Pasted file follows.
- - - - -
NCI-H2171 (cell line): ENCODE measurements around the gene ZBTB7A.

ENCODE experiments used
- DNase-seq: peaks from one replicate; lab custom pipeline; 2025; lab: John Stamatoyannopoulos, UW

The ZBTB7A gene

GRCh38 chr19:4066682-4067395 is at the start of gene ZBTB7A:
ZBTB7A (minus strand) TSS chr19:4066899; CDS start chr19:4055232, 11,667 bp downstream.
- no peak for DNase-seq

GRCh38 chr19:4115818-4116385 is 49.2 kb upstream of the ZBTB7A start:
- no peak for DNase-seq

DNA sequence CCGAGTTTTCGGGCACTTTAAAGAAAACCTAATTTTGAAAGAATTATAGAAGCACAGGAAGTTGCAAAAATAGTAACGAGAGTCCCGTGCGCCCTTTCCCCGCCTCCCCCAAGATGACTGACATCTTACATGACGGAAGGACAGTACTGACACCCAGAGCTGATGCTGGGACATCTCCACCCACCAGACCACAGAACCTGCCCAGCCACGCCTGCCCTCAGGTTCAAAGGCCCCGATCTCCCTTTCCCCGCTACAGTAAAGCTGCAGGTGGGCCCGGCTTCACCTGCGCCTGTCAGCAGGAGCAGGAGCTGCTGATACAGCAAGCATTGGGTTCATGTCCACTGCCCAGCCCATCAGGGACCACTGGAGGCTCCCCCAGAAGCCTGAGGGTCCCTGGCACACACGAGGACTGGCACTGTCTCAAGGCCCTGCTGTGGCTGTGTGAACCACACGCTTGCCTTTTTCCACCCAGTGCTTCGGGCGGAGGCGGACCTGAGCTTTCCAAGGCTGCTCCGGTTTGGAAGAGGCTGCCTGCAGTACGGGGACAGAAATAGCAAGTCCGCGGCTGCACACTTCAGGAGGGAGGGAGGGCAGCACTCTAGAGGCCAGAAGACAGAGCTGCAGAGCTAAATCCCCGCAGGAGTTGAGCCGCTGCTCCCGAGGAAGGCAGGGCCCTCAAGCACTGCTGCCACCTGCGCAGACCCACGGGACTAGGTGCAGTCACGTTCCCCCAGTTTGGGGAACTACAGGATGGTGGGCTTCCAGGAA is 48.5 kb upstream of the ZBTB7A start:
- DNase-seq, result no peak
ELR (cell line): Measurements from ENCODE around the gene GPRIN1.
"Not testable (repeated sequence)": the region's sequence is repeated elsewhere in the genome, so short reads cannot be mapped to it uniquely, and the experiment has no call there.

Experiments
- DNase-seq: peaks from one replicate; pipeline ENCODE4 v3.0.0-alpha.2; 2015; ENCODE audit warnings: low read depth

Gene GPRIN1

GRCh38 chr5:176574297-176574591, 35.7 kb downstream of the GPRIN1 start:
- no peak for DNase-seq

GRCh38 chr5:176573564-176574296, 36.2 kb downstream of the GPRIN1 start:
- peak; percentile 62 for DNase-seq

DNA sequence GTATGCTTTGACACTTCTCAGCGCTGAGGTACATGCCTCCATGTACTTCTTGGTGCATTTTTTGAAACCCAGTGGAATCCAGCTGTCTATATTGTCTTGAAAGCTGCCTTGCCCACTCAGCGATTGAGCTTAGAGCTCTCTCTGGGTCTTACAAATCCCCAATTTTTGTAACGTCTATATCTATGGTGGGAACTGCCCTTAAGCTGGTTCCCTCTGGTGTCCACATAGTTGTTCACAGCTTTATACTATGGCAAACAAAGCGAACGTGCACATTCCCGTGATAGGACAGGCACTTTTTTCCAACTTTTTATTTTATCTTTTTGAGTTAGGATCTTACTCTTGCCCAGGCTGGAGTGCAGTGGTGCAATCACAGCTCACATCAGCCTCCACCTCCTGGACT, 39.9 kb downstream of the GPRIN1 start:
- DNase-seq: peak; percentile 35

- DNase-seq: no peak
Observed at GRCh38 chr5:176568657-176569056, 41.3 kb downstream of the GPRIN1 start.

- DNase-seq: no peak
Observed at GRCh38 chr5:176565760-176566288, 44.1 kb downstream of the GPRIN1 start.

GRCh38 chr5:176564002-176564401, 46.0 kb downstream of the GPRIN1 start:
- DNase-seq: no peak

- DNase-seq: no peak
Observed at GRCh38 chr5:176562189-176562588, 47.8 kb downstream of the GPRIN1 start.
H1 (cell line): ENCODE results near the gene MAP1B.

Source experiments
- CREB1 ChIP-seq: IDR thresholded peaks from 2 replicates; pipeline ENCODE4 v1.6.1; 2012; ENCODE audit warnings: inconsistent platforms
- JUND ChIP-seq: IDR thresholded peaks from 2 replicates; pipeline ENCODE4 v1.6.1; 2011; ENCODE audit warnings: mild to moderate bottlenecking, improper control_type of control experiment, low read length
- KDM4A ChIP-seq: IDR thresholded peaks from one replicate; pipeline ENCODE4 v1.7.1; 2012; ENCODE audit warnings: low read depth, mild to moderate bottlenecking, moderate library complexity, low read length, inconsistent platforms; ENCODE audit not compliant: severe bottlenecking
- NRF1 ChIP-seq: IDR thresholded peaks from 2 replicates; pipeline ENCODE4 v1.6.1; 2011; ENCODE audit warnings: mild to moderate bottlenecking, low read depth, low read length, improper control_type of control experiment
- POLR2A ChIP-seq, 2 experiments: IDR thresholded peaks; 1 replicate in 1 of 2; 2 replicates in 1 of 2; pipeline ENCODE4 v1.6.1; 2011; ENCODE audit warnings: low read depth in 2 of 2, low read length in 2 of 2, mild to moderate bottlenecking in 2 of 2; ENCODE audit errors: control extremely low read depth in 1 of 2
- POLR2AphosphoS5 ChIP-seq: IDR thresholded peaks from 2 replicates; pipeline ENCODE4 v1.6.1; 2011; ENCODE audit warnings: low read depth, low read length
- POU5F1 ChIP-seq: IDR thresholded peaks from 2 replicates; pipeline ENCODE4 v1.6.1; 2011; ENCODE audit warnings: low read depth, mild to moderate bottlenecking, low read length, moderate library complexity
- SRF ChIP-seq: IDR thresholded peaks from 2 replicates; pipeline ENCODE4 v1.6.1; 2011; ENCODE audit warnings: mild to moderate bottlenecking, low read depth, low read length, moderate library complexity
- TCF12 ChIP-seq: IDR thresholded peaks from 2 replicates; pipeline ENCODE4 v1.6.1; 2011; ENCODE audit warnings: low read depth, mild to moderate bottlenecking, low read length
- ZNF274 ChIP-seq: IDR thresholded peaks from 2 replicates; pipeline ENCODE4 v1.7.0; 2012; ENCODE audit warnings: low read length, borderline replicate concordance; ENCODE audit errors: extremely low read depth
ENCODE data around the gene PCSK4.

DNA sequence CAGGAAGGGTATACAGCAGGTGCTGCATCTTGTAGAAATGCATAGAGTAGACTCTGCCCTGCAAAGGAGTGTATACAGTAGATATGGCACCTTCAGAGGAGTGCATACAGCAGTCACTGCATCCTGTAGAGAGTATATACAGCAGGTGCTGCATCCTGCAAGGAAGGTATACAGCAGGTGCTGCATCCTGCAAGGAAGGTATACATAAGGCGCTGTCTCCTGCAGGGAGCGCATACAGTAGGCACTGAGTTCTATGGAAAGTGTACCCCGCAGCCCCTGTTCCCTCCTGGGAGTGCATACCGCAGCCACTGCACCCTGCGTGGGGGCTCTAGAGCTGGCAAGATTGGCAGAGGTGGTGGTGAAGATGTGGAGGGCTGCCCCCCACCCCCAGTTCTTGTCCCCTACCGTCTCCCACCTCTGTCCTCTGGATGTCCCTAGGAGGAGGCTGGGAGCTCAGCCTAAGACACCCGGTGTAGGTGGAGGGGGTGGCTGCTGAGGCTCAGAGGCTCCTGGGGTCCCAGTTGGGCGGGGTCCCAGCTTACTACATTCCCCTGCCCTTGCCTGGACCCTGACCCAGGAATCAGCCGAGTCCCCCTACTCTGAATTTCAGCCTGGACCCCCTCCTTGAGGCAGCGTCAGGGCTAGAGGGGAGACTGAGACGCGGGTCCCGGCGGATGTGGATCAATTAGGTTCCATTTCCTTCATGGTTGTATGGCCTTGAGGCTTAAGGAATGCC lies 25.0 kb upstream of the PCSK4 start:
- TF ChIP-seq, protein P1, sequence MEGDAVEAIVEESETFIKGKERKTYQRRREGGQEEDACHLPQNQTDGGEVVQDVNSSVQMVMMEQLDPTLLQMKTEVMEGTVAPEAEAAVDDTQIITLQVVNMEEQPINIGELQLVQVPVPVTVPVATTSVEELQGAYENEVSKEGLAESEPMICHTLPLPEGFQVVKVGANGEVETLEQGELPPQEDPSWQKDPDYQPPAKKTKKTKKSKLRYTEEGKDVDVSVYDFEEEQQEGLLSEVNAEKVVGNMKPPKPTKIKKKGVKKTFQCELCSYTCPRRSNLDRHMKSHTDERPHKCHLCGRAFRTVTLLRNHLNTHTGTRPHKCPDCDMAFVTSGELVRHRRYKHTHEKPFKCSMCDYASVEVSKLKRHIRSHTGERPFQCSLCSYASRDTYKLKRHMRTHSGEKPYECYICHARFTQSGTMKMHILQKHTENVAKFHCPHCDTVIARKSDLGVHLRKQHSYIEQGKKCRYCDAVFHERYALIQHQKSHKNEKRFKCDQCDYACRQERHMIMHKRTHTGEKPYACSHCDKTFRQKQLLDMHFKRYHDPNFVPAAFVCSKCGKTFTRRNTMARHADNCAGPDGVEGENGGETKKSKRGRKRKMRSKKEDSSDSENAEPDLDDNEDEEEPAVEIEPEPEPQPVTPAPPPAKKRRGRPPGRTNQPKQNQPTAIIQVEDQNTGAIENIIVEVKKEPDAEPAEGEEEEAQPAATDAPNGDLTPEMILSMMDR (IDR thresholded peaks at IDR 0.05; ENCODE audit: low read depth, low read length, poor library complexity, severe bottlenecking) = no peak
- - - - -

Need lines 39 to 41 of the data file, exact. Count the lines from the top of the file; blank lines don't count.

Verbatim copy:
- POU5F1 ChIP-seq: IDR thresholded peaks from 2 replicates; pipeline ENCODE4 v1.6.1; 2011; ENCODE audit warnings: low read depth, mild to moderate bottlenecking, low read length, moderate library complexity
- SRF ChIP-seq: IDR thresholded peaks from 2 replicates; pipeline ENCODE4 v1.6.1; 2011; ENCODE audit warnings: mild to moderate bottlenecking, low read depth, low read length, moderate library complexity
- TCF12 ChIP-seq: IDR thresholded peaks from 2 replicates; pipeline ENCODE4 v1.6.1; 2011; ENCODE audit warnings: low read depth, mild to moderate bottlenecking, low read length